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10 Steps To Getting the Most Out of Your Marketing Agency

DATE PUBLISHED: October 15, 2014

marketing agencyLike any outsourcing partner, you want to get the most out of your relationship with your marketing agency. The trick to doing so isn't exactly a secret. Both parties need to clearly articulate roles and responsibilities, keep the lines of communication open, and measure results. Of course, actually seeing these things play out in the real world is a different story altogether, which is why we'd like to present 10 tangible ways to get the most out of your relationship with your marketing agency:

1. Devise an editorial calendar

Your editorial calendar is your roadmap for your agency relationship. It articulates who does what, when content is published, and the types of content you'll publish. If you and your agency lack an editorial calendar, your relationship is doomed to fail. (Harsh, we know...but true.) Click here for helpful guidance on creating an effective blogging editorial calendar.

Meanwhile, in this post we looked at how firms can address the assignment of roles and responsibilities in an agency relationship. And since every client company is different, there is no hard answer that will apply to all circumstances. However, there are certain key roles that an agency should be on the hook for. Here are a few:

2. Social media review and management

An experienced marketing agency is attuned to the constant changes on platforms like Facebook, Twitter, and LinkedIn. They know what constitutes a rock-star social media profile, and they should know how to make the most out of things like paid advertising. That's what they do, after all. So at the least, your relationship with a marketing agency should include a kind of inventory of your social media networks. Perhaps some accounts can be deleted; others could be built out. This is a basic first step in revisiting your social media footprint and something that should fall squarely on the shoulders of your agency.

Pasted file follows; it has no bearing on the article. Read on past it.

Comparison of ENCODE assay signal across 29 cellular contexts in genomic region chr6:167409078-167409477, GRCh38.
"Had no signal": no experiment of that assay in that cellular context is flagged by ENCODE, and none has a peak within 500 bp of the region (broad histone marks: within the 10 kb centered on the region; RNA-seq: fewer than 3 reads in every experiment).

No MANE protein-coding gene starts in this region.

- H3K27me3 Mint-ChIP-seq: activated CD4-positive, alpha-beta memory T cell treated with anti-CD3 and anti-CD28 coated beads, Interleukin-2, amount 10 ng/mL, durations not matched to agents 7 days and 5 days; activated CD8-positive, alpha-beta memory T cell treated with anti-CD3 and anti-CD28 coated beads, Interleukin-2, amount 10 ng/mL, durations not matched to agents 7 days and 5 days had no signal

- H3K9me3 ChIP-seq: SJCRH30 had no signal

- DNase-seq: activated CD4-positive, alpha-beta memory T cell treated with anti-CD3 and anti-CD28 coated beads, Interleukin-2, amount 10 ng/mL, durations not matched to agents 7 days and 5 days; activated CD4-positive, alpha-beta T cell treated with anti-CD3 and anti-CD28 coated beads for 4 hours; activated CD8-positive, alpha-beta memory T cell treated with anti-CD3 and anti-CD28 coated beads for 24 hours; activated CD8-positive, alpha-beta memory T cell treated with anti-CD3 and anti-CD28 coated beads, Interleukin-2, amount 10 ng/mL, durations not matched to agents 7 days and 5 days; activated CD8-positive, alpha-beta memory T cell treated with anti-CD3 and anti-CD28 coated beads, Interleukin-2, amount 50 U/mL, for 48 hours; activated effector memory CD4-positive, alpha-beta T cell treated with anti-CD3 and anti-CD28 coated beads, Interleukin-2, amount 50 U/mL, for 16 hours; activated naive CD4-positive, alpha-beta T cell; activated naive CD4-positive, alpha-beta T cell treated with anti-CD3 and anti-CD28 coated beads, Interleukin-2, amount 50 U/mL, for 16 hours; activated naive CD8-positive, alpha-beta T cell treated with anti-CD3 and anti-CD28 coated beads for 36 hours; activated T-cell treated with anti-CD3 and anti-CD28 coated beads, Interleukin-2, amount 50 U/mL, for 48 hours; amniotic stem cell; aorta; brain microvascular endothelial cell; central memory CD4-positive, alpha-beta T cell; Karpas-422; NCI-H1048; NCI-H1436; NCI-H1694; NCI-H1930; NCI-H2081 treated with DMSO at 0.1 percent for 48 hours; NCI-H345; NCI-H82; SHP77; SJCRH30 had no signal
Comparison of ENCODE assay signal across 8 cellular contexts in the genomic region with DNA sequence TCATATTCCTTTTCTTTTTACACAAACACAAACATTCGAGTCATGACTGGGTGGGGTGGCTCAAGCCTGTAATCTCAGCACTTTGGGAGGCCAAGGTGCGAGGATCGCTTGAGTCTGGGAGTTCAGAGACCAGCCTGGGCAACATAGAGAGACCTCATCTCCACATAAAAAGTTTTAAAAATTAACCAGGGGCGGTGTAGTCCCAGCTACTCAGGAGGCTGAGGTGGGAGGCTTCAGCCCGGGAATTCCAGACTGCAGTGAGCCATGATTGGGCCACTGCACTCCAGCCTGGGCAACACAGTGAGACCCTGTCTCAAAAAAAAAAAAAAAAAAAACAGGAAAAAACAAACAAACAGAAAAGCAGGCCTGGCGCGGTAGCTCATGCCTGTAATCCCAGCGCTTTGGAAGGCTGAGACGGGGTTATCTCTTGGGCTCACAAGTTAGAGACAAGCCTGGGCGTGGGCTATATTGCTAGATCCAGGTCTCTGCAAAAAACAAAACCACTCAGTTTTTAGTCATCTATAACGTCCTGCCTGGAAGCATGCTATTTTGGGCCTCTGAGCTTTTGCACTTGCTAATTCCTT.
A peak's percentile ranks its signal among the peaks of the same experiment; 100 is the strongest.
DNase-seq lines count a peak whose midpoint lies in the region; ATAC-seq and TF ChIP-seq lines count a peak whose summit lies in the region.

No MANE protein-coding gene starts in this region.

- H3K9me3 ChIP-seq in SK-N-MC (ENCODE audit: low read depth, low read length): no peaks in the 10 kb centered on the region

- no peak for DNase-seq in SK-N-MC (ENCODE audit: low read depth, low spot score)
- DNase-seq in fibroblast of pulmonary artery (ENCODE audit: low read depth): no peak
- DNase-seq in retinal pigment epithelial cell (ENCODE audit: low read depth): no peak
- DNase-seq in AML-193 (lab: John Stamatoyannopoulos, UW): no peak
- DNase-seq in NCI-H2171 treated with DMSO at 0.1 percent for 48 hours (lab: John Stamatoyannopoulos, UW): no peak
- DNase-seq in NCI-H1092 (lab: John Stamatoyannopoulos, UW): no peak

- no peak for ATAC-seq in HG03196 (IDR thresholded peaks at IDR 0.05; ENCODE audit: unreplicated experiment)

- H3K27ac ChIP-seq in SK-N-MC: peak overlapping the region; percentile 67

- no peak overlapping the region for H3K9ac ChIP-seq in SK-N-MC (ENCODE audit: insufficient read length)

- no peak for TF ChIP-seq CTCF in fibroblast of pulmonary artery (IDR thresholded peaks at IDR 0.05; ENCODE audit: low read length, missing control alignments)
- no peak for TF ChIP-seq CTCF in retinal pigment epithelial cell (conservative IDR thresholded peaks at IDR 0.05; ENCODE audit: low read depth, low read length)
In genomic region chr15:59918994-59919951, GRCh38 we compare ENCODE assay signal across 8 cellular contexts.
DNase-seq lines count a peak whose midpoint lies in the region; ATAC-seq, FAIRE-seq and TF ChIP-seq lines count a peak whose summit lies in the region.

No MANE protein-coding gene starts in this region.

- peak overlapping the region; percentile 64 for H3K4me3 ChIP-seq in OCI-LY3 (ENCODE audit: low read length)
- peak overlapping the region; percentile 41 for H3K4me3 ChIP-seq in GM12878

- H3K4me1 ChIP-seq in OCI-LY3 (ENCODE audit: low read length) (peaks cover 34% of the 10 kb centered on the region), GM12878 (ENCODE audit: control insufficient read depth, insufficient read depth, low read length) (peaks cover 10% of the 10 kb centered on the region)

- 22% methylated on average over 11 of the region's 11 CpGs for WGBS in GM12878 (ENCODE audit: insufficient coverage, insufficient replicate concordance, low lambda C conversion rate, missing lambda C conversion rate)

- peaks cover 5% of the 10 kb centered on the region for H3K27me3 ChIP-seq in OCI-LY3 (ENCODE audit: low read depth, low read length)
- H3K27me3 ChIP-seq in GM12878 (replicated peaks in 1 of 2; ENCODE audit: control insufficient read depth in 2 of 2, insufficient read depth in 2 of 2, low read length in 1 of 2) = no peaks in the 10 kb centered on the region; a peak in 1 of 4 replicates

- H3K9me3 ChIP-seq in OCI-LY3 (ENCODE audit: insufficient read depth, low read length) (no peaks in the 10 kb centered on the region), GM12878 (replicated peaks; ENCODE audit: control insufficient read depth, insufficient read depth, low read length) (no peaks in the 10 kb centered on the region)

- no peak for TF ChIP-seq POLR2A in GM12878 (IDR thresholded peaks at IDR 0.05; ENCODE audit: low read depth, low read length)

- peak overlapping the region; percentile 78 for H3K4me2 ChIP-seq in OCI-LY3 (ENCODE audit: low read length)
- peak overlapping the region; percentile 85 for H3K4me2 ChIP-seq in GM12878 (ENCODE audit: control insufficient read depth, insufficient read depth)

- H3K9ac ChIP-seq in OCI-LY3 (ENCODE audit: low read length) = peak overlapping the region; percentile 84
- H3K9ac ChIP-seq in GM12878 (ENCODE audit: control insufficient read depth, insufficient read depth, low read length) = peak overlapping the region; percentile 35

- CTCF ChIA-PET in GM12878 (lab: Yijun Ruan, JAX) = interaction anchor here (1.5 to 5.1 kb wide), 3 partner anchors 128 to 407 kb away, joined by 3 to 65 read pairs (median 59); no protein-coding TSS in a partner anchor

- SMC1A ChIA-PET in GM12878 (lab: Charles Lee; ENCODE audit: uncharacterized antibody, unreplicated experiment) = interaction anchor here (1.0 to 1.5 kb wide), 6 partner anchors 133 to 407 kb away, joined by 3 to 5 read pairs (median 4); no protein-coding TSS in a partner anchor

3. Keep day-to-day social media management in-house

By this we mean things like responding to comments, posting questions to followers, and daily engagement with your network. The same goes for Twitter. For example, if your auto dealership is live-Tweeting an event, you'll naturally want someone from your dealership, and not an agency rep, doing the Tweeting.

4. Outsource content writing

Yes, you and your team are experts in your given field, but unfortunately, you have other things on your plate. While you can't outsource the sales function to an agency, you can outsource certain elements of content writing. Things like white papers, FAQs, and blogs.

5. Let them handle content marketing 

Much like step #1, an experienced agency knows how to effectively promote content, be it via Facebook ads or through viral-sharing techniques like posting to aggregate sites like Reddit or StumbleUpon. They should do this.

The remaining steps deal with day-to-day management of your agency relationship.

6. Train the agency

If an agency is going to be "ghost-blogging" for you, make sure they are experts in your field. Educate them on your business model, your buyer personas, and make sure they read blogs related to your industry.

7. Read their work 

Once you outsource content writing to an agency, you'll have the urge to put it out of your mind completely. That's a bad idea. Read what they write to make sure they're not making mistakes or misrepresenting your brand.

8. Keep an eye on budgets 

Just because the agency is handling Facebook ads, for example, they shouldn't get a blank check. Sit down with them and walk through a budget you're comfortable with and agree on success metrics so you can gauge performance.

9. Establish a point person 

Select someone on your team who will interface with the agency. This may sound obvious, but some teams oftentimes have multiple individuals working with an agency. This approach accentuates the risk of error and overall confusion.

10. Measure performance

At the outset of the relationship, have the agency establish metrics for success, be it "Boosting Facebook engagement by 85% within two weeks" or "Publishing three blogs a week for three months." The point is less about the metrics themselves – though of course, they're certainly important — and more about establishing a framework by which you can objectively measure the agency's performance.

Now we'd like your feedback. Does your firm work with a marketing agency? What roles are outsourced? What roles are kept in-house? How do you track the effectiveness of this relationship?